Washington Wolf Pack Murdered

Carmen Iben, Global Animal

A pack of six gray wolves were shot and killed last week after Washington wildlife officials determined that termination was the only solution to save their cattle. In the last few months, it had become clear that this particular pack was preying on the forest’s livestock. Various attempts were made to stop the wolves, none of which were successful. The director of Washington’s Department of Fish & Wildlife, Phil Anderson, noted that his agency did everything in their power to first avoid killing the wildlife.

A tracker is put on the alpha wolf, who later leads his pack to its demise. Photo Credit: KTVB

The chair of the Washington State Senate committee that oversees The Department of Fish and Wildlife had harsh words in response to the killings, though, calling the decision a “serious failure,” according to KTVB.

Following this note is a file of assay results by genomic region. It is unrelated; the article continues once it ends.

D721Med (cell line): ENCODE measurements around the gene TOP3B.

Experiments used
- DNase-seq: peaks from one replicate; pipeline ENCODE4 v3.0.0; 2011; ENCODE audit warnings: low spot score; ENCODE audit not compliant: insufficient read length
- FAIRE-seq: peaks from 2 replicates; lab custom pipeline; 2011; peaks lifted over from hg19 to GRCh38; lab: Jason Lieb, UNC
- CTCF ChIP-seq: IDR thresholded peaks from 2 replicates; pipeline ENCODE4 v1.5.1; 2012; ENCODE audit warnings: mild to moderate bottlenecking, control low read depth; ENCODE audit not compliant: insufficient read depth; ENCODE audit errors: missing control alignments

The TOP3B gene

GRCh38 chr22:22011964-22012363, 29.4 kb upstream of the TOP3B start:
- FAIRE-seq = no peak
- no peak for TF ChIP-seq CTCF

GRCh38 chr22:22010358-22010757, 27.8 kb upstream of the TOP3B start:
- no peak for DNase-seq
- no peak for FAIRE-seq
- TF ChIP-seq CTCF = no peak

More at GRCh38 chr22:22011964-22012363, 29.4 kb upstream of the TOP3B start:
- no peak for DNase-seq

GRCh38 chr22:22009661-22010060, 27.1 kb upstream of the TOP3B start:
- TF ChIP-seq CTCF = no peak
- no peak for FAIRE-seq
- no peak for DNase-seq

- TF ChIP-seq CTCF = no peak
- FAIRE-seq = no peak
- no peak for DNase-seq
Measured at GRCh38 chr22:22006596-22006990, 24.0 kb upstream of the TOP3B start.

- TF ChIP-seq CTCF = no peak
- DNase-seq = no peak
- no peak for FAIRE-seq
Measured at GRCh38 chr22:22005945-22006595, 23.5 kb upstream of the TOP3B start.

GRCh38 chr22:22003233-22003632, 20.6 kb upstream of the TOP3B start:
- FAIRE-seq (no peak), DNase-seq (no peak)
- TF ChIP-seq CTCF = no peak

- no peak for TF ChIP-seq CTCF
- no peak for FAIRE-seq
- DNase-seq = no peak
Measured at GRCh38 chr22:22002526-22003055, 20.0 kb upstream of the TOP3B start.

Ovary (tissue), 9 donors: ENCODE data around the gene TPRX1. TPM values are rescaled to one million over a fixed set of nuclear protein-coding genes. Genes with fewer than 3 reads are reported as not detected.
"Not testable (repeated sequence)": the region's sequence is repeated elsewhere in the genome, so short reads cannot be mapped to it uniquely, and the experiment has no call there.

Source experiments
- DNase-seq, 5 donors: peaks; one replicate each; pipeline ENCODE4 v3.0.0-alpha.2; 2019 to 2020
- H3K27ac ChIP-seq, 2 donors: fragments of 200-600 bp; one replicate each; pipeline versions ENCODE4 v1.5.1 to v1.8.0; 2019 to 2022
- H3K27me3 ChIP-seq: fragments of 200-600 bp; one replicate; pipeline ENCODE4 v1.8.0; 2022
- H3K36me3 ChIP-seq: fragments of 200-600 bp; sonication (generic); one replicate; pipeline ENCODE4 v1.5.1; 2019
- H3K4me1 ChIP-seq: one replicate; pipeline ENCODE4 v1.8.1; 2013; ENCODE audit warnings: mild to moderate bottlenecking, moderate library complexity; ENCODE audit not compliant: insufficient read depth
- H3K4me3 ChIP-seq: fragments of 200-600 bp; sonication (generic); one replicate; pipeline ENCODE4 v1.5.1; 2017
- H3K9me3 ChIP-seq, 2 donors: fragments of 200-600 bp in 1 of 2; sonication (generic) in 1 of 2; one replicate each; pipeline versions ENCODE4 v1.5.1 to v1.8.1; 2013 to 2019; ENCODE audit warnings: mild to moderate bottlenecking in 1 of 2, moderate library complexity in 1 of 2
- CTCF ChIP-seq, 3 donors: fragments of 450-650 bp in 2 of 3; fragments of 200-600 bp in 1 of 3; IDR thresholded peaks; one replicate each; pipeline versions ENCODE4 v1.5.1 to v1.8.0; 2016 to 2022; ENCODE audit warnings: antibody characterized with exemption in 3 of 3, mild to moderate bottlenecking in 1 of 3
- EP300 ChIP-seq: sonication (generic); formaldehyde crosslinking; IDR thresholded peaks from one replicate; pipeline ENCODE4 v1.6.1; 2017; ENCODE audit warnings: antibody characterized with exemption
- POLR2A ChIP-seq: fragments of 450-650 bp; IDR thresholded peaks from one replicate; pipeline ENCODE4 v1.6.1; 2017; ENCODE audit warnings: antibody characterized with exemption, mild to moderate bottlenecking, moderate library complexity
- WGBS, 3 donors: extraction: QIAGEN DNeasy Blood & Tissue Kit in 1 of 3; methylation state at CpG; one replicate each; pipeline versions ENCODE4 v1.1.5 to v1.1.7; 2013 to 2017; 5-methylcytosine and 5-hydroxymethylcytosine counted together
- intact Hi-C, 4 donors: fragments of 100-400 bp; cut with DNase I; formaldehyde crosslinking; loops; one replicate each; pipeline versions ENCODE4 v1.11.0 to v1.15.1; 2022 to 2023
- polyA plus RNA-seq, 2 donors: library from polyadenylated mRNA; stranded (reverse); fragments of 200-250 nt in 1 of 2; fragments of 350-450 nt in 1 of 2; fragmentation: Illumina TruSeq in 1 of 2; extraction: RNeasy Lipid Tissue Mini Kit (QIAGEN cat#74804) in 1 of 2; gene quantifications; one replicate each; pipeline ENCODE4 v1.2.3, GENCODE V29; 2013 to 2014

The wolves were gunned down by sharpshooters from a helicopter after a GPS collar was placed on the alpha male in order to track the pack’s trail.

The pack had killed an estimated 17 calves roaming on public lands. While this number is certainly high, authorities are wondering if more could have been done to stop the wolves before making such a critical decision to end their lives. The department, however, stands by their belief that the pack had become so accustomed to eating cattle, they would not have stopped hunting the calves under practically any circumstance.

A first wolf was killed in early August in an attempt to break the pack’s natural inclination to eat cattle. But animal activists can’t help but wonder why a more effective strategy wasn’t carried out before the wolves became habituated to such a diet.

“Ultimately, it became clear that this pack was preying on livestock as its primary food source, and that our actions had not changed that pattern,” Anderson said in a statement Thursday.

Anderson hopes that the elimination of this pack will leave the livestock unharmed, and assures the public that his department will refocus their attention on finding alternate, non-lethal ways to saving farm animals.  

“Killing the species off again. It’s just barbaric. It just shows we are still set back in the early 1900s,” said wolf advocate Shelley Black, who raises wolves and runs Northern Lights Wildlife Wolf Centre near Golden, B.C.

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